From the article:
In the name of patient privacy, a security guard at a hospital in Springfield, Mo., threatened a mother with jail for trying to take a photograph of her own son.Another issue is that patients are often being told they can't get a copy of their own medical records, in the name of "privacy"(!)
In the name of patient privacy, a Daytona Beach, Fla., nursing home said it couldn't cooperate with police investigating allegations of a possible rape against one of its residents.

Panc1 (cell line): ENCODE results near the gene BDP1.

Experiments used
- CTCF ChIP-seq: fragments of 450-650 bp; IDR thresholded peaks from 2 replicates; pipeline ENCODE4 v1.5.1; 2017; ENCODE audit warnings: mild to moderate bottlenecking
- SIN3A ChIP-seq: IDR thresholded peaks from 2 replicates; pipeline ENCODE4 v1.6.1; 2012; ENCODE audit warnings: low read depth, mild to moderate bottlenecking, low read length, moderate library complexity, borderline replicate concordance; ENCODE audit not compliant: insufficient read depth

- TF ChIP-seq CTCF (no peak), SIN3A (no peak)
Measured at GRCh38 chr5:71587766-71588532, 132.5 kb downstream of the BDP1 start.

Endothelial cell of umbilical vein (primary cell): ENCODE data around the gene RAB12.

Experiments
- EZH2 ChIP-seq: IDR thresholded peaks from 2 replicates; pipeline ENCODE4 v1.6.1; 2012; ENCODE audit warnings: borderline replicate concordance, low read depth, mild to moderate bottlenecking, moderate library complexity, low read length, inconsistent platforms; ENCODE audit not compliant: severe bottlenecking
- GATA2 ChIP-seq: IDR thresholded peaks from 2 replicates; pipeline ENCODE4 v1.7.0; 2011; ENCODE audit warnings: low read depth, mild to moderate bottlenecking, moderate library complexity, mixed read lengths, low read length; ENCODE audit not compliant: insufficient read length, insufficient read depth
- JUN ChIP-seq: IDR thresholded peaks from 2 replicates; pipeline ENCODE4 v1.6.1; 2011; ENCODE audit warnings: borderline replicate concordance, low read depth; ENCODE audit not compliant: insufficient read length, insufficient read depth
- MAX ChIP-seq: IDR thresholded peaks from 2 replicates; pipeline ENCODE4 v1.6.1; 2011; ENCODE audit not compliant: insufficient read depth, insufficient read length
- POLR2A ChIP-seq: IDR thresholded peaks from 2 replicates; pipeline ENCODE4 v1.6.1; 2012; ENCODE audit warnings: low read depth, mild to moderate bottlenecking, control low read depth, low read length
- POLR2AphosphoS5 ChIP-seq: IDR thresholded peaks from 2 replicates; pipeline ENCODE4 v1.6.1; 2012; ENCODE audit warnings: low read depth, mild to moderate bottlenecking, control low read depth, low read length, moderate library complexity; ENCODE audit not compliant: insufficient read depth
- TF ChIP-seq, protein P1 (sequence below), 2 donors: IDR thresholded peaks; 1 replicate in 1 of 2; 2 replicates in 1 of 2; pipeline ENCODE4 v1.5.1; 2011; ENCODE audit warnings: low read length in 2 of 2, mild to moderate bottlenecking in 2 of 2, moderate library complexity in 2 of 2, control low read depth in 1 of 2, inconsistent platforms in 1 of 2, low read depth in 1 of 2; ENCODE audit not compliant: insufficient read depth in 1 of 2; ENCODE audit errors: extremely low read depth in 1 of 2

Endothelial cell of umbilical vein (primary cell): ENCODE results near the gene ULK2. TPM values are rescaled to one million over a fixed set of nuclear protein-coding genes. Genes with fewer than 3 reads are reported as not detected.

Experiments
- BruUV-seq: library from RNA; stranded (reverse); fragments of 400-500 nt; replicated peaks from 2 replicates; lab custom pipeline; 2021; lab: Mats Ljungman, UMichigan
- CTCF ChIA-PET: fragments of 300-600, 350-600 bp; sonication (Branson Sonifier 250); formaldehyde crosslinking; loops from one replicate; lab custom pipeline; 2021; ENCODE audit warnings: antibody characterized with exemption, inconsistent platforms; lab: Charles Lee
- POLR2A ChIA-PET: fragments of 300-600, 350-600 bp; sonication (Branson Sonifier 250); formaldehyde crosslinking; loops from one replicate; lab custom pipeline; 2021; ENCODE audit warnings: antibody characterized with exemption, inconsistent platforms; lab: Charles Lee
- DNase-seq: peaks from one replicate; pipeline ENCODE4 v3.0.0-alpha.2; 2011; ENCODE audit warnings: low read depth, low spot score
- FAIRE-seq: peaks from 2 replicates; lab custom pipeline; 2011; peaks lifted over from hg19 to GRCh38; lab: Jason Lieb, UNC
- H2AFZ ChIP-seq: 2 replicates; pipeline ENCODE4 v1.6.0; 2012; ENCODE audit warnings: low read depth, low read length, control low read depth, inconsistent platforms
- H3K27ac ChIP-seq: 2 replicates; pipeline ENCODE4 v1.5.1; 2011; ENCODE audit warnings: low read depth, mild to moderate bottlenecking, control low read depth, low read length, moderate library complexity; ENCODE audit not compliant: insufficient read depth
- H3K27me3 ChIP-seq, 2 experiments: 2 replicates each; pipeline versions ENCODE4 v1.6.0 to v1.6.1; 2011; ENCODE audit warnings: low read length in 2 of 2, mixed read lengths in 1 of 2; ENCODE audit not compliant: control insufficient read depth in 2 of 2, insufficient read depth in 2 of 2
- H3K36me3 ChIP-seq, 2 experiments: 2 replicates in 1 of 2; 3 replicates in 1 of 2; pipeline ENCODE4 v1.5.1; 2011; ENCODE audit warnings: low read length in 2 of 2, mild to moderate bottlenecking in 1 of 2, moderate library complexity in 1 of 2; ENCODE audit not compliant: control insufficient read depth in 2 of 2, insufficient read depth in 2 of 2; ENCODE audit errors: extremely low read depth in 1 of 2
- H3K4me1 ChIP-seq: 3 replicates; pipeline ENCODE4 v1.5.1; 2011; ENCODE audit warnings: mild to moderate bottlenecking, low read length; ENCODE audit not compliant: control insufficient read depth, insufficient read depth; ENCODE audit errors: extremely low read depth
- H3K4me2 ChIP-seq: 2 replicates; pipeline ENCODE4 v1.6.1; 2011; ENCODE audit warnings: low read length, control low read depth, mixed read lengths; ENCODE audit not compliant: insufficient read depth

In the name of patient privacy, the U.S. Department of Veterans Affairs allegedly threatened or retaliated against employees who were trying to blow the whistle on agency wrongdoing.
When the federal passed in 1996, its laudable provisions included preventing patients' medical information from being shared without their consent and other important privacy assurances.
But as a litany of recent examples show, HIPAA, as the law is commonly known, is open to misinterpretation — and sometimes provides cover for health institutions that are protecting their own interests, not patients'...